• The memory bus 103 provides a data communication path for transferring data among the processor 101, the main memory 102, and the I/O bus interface unit 105. The I/O bus interface unit 105 is further coupled to the system I/O bus 104 for transferring data to and from the various I/O units. The I/O bus interface unit 105 communicates with multiple I/O interface units 111, 112, 113, and 114, which are also known as I/O processors (IOPs) or I/O adapters (IOAs), through the system I/O bus 104. The system I/O bus 104 may be, e.g., an industry standard PCI bus, or any other appropriate bus technology.
  • The I/O interface units support communication with a variety of storage and I/O devices. For example, the terminal interface unit 111 supports the attachment of one or more user terminals 121, 122, 123, and 124. The storage interface unit 112 supports the attachment of one or more direct access storage devices (DASD) 125, 126, and 127 (which are typically rotating magnetic disk drive storage devices, although they could alternatively be other devices, including arrays of disk drives configured to appear as a single large storage device to a host). The contents of the main memory 102 may be stored to and retrieved from the direct access storage devices 125, 126, and 127, as needed.
  • The I/O and other device interface 113 provide an interface to any of various other input/output devices or devices of other types. Two such devices, the printer 128 and the fax machine 129, are shown in the exemplary embodiment of FIG. 1, but in other embodiment many other such devices may exist, which may be of differing types. The network interface 114 provides one or more communications paths from the recipient computer system 100 to other digital devices and computer systems; such paths may include, e.g., one or more networks 130.
  • Although the memory bus 103 is shown in FIG. 1 as a relatively simple, single bus structure providing a direct communication path among the processors 101, the main memory 102, and the I/O bus interface 105, in fact the memory bus 103 may comprise multiple different buses or communication paths, which may be arranged in any of various forms, such as point-to-point links in hierarchical, star or web configurations, multiple hierarchical buses, parallel and redundant paths, or any other appropriate type of configuration. Furthermore, while the I/O bus interface 105 and the I/O bus 104 are shown as single respective units, the recipient computer system 100 may in fact contain multiple I/O bus interface units 105 and/or multiple I/O buses 104. While multiple I/O interface units are shown, which separate the system I/O bus 104 from various communications paths running to the various I/O devices, in other embodiments some or all of the I/O devices are connected directly to one or more system I/O buses.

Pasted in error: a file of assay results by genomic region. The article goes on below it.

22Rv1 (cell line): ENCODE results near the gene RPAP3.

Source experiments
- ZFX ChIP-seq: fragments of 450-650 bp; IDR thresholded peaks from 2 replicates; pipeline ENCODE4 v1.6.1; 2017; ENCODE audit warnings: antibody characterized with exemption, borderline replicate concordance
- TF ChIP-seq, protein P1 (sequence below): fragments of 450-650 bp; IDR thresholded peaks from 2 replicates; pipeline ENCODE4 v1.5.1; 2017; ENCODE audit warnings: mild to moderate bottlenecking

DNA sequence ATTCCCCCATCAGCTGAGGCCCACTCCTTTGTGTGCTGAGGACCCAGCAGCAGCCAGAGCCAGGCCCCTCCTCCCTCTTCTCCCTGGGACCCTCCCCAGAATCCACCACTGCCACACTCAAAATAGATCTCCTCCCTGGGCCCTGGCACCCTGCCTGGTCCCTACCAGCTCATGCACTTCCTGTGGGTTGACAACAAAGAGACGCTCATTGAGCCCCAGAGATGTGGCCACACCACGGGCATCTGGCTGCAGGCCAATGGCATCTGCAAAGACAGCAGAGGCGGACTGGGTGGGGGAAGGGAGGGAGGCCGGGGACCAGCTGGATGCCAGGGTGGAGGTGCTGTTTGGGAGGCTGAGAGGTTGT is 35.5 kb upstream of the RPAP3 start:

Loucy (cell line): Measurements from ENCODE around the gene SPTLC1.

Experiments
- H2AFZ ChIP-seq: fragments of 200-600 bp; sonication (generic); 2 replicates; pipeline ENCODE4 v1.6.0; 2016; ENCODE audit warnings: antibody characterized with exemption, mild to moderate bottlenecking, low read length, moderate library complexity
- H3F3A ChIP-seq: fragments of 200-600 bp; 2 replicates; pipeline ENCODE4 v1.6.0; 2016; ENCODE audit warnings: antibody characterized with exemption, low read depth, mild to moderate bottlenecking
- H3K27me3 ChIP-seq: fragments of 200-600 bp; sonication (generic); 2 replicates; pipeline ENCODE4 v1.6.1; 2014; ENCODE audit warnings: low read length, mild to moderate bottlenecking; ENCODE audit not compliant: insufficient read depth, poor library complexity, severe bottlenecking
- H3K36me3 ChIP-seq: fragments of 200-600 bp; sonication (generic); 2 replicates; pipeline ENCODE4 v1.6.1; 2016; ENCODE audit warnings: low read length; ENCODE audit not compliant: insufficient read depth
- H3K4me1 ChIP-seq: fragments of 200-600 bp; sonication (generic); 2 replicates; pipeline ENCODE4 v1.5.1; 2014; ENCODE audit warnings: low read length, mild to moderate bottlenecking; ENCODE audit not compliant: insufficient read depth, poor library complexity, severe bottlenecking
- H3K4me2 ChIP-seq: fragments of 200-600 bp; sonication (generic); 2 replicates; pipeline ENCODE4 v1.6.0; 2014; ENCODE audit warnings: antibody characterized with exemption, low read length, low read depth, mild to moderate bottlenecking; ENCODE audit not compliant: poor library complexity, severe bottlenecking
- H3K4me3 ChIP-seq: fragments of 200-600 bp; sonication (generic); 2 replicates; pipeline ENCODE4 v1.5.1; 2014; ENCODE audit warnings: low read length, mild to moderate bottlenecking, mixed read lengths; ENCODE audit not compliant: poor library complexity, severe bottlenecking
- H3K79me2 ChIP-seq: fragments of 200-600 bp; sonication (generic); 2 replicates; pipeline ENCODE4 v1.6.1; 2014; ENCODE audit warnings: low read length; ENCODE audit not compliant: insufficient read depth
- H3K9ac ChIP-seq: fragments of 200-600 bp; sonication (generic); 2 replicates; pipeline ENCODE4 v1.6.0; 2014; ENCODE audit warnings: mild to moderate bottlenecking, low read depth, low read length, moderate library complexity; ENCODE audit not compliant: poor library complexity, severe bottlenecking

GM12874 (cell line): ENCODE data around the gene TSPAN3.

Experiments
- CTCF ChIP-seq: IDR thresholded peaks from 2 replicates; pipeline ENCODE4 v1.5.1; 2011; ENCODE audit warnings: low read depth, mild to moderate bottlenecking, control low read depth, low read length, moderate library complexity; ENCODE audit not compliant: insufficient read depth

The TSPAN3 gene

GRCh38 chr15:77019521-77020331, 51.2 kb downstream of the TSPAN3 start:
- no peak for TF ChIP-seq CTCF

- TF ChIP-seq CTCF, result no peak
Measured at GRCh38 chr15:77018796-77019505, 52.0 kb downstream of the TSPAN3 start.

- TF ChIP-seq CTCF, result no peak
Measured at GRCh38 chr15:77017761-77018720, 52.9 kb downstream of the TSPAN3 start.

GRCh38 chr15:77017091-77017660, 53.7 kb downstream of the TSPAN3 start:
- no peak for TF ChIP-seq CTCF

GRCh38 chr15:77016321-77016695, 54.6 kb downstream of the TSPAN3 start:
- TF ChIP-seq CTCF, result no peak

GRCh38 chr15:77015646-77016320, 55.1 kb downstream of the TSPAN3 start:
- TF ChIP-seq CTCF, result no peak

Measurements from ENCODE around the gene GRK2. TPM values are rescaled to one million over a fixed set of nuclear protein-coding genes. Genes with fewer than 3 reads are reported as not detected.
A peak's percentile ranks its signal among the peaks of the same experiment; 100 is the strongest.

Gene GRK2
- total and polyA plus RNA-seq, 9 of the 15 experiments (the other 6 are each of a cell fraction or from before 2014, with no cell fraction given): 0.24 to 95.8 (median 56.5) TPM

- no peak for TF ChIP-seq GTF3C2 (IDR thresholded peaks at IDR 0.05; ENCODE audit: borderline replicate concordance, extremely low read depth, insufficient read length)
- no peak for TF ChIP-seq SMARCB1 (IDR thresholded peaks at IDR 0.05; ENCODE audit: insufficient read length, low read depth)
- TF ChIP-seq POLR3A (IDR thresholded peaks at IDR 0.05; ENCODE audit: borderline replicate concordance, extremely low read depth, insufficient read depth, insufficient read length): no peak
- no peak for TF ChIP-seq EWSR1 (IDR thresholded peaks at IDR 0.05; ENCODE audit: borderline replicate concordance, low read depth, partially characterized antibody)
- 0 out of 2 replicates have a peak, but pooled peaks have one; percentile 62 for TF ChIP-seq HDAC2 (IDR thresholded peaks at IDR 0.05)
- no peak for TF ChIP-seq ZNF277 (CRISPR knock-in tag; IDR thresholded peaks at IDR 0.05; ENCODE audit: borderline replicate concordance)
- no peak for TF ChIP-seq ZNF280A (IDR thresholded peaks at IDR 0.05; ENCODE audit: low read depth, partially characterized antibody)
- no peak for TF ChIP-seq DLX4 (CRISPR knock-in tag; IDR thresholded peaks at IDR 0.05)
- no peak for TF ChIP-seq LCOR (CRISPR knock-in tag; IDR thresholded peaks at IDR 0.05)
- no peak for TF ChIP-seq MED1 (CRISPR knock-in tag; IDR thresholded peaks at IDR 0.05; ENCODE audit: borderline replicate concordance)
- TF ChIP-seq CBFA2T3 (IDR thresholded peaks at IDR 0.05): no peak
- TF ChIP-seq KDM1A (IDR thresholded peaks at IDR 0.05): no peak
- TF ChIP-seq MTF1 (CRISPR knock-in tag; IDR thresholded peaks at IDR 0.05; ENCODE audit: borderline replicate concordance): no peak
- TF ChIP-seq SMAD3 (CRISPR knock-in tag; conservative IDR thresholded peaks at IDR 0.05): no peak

• The recipient computer system 100 depicted in FIG. 1 has multiple attached terminals 121, 122, 123, and 124, such as might be typical of a multi-user “mainframe” computer system. Typically, in such a case the actual number of attached devices is greater than those shown in FIG. 1, although the present invention is not limited to systems of any particular size. The recipient computer system 100 may alternatively be a single-user system, typically containing only a single user display and keyboard input, or might be a server or similar device which has little or no direct user interface, but receives requests from other computer systems (clients). In other embodiments, the recipient computer system 100 may be implemented as a personal computer, portable computer, laptop or notebook computer, PDA (Personal Digital Assistant), tablet computer, pocket computer, telephone, pager, automobile, teleconferencing system, appliance, or any other appropriate type of electronic device.
  • The network 130 may be any suitable network or combination of networks and may support any appropriate protocol suitable for communication of data and/or code to/from the recipient computer system 100 and the source computer system 132. In various embodiments, the network 130 may represent a storage device or a combination of storage devices, either connected directly or indirectly to the recipient computer system 100 and the source computer system 132. In an embodiment, the network 130 may support Infiniband. In another embodiment, the network 130 may support wireless communications. In another embodiment, the network 130 may support hard-wired communications, such as a telephone line or cable. In another embodiment, the network 130 may support the Ethernet IEEE (Institute of Electrical and Electronics Engineers) 802.3x specification. In another embodiment, the network 130 may be the Internet and may support IP (Internet Protocol).